Mitch McConnell is terrible. I've known this for a long time, though it probably first came to my attention personally after his open commitment to making Obama a "one-term president," which was near a decade before he started gleefully referring to himself as the "Grim Reaper." But while it's been no surprise to watch his Machiavellian enabling of Trump, I've never really understood how any rational human could look at McConnell and see someone worth rallying behind. He revels in the destruction of all social fabric and proudly caters to corporate interests that do objectively demonstrable harm to human life. Even if you take Republican voters at their word about the things they claim to care for, McConnell still disavows it all.
Most private American citizens could probably reach a general consensus on the things that are wrong in Washington, even if they continue to disagree on the solutions — but Mitch McConnell embodies every single one one of those problems, and doesn't even try to hide it. Worse, he prides himself on it. He is a walking nuclear bomb, branded with corporate logos, who says, "Government is evil and will destroy your lives, and if you vote for me, I'll prove it."
I recently read (or more accurately, listened to, via Audm) two longform articles that really dig into the Lovecraftian horror that is Mitch McConnell's overall existence. And while I emerged from these articles with an even more profound disgust for the man, I have at least come to a better understanding of his special brand of nihilism. Read the rest
It's easy to think of climate denial as a right-wing phenomenon, but a growing and ultra-violent strain of white-nationalism also embraces climate science, in the worst way possible.
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Torture apologist/homophobe/racist Jair Bolsonaro -- whose successful election to the Brazilian presidency was the result of a conspiracy among the wealthy and senior prosecutors and judges, who subverted the justice system in order to ensure that his rival was kept off the ballot -- has presided over record-breaking Amazon deforestation.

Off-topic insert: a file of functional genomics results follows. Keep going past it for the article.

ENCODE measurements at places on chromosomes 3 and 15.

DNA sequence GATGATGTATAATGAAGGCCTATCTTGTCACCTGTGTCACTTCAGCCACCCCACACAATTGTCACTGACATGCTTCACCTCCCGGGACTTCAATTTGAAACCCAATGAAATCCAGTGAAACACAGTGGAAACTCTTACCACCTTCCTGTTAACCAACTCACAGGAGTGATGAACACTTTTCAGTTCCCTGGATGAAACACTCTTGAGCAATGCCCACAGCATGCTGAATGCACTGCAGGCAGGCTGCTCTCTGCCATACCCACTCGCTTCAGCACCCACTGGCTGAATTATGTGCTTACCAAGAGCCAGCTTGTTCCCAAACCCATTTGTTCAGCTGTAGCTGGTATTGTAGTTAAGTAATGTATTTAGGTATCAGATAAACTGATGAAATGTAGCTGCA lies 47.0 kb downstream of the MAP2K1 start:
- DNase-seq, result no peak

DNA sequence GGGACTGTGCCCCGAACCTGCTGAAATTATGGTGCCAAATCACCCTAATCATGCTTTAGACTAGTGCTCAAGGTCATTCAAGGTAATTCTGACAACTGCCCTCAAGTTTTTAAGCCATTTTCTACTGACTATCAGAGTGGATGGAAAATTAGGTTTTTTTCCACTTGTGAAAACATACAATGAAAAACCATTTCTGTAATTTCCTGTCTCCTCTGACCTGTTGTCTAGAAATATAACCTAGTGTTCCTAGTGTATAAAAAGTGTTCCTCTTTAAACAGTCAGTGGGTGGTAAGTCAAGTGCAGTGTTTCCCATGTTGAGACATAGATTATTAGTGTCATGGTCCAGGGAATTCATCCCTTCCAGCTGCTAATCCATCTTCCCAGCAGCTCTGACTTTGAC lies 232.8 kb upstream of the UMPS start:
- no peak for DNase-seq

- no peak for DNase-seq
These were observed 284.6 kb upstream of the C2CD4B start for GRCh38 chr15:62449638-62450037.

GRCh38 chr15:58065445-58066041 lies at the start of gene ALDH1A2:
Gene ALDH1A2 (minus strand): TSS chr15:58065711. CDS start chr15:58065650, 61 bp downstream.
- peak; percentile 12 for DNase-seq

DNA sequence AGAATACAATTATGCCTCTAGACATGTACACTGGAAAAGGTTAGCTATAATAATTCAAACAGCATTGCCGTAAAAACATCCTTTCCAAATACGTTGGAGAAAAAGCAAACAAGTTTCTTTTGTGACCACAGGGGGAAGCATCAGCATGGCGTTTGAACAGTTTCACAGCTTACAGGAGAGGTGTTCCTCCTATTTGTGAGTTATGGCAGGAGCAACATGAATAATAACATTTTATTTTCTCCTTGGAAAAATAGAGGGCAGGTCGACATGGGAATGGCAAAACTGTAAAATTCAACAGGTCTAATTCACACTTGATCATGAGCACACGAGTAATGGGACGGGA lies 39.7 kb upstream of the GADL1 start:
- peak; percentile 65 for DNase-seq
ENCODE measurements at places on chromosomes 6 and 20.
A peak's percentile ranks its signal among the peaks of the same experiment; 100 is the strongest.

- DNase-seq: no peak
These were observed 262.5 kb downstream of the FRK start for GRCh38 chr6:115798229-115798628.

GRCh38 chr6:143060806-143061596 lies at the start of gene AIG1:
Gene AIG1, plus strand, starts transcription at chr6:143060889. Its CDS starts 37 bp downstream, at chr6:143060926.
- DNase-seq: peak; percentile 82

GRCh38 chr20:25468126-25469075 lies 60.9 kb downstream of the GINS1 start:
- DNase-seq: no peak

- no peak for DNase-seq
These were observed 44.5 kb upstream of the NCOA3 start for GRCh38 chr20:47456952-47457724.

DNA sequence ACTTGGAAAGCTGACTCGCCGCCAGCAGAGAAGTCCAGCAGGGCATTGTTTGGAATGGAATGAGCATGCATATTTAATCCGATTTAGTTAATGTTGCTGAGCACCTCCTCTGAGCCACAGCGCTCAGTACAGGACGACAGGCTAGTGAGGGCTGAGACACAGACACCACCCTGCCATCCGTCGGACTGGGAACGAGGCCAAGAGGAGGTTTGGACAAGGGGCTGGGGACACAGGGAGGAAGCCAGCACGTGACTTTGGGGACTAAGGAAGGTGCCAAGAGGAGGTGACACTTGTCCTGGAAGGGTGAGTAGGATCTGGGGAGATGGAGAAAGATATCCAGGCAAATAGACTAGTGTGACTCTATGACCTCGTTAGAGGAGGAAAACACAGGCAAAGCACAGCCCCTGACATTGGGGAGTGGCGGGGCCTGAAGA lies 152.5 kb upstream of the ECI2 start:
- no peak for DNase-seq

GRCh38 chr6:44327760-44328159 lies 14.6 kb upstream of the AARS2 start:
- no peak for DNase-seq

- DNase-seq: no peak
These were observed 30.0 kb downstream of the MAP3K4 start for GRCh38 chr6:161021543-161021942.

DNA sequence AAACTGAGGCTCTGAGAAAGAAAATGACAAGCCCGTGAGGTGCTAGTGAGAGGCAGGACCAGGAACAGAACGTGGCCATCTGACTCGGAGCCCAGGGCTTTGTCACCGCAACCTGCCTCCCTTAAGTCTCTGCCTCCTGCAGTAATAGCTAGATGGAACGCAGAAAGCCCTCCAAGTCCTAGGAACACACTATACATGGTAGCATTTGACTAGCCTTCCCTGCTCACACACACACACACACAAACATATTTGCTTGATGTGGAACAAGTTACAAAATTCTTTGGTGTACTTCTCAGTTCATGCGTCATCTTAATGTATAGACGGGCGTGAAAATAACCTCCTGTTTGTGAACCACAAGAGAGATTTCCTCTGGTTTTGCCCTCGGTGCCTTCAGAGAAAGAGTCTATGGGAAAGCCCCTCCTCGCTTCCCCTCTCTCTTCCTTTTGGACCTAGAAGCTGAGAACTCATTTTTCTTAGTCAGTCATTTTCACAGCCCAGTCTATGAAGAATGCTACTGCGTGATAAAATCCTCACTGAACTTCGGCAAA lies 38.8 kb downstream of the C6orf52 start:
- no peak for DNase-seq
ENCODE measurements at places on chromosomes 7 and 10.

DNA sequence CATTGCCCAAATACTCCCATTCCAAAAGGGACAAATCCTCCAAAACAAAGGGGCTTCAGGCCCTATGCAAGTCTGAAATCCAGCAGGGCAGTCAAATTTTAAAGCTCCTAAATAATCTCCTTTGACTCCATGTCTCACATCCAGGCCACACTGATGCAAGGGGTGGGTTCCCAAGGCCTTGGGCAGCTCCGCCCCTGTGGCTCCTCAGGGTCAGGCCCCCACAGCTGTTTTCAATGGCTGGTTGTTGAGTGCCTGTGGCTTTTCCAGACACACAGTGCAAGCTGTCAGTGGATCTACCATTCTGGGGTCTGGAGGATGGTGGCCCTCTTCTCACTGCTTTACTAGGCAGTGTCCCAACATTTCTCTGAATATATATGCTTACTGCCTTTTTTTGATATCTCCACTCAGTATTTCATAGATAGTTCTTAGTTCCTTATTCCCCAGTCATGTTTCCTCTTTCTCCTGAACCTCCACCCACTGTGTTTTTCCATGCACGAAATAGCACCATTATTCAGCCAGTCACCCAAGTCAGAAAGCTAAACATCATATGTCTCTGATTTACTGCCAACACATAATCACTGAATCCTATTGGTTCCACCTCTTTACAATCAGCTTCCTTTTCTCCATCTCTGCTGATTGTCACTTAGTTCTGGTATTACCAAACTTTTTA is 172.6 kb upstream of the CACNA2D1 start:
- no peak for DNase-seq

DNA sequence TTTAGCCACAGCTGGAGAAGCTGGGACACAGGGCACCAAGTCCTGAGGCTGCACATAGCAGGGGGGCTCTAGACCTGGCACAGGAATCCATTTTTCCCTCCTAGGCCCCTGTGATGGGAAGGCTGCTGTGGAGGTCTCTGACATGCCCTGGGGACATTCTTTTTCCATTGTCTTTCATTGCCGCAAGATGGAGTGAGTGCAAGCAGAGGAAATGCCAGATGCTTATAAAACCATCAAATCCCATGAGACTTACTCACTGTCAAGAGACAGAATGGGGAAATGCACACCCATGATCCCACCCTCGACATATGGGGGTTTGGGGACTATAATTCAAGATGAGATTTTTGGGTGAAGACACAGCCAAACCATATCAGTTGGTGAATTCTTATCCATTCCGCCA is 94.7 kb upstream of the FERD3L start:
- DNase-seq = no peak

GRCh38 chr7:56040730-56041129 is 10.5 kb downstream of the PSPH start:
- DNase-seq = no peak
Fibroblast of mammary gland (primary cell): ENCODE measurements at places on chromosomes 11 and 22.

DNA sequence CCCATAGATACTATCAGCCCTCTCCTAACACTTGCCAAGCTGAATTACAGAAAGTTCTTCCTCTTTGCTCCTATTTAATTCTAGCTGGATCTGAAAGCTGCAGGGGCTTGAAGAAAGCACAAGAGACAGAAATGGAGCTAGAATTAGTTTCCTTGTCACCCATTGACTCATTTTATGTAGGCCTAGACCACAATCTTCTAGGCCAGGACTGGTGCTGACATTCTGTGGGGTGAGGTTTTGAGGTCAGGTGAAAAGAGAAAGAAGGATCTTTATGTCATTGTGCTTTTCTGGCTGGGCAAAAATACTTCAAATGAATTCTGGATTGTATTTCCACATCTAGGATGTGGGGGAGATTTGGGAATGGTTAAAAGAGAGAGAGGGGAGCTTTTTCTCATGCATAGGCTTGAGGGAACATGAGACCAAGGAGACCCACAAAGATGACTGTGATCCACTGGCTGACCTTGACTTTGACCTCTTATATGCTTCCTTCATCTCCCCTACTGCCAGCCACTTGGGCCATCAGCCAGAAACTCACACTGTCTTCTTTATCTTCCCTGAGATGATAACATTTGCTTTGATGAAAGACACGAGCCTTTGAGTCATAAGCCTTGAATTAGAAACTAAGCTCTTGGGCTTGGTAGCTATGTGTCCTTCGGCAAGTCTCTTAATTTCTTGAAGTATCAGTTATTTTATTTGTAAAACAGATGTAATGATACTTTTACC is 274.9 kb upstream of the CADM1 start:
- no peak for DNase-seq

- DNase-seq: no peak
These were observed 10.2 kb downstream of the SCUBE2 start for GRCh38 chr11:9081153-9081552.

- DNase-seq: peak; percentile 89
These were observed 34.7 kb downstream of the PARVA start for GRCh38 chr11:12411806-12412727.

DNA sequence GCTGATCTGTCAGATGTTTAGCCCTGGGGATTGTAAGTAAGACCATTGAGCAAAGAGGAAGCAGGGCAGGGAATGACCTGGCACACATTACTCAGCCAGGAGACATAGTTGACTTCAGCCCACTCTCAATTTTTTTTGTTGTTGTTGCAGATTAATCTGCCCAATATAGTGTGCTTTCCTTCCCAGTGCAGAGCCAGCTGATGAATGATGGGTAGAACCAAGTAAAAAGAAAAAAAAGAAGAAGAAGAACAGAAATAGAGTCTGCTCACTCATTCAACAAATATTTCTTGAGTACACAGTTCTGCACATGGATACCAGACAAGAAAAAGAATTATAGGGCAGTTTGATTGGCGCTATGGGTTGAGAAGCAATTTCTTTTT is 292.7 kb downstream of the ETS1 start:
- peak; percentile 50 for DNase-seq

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I use the idea of peak indifference to describe the moment when activists no longer have to try to convince people that a problem is real (the problem does that itself, by ruining ever-more-people's lives), and then the job switched to convincing people that it's not too late to do something about it (if the day you finally decide to take rhino population declines seriously is the day they announce there's only one rhino left, there's a powerful temptation to shoot that rhino and find out what it tastes like).
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The Dude disappoints, watch this instead. Read the rest
Dale Beran's been writing about 4chan, /b/ and Anonymous for years, and lurking on their message-boards, and he traces the rise of the self-professed "betas" who embody fragile, toxic masculinity and have been important bellwethers for many internet and real-world phenomena, linking them to Trump as "the loser who won": "Someone who is all brash confidence and then outrageously incompetent at everything he does." Read the rest
Steve Harvey finally seems to be having an inevitable existential crisis. Katie and Brigette seem to push him over the precipice after years of soul-crushing torture. Read the rest
The rainbow panda knows what you have always known deep down: We are all going to die.
Gamification is easy for people to get excited about. Enjoy this dark, witty video instead.
This impressive slow-motion video was submitted to the Danish TV show "Dumt & Farligt." The video was captured with a 2500fps Phantom Flex camera, and the filmmakers really racked their brains for the most absurd, dangerous and weird destructive acts to record under extreme conditions, including running over a milkshake with a lawnmower, exploding a sealed bottle of red wine with a microwave, and overfilling a waterbed until it ruptured.
Best Slow motion Ever – Stupidity captured at 2500 Frames per second Read the rest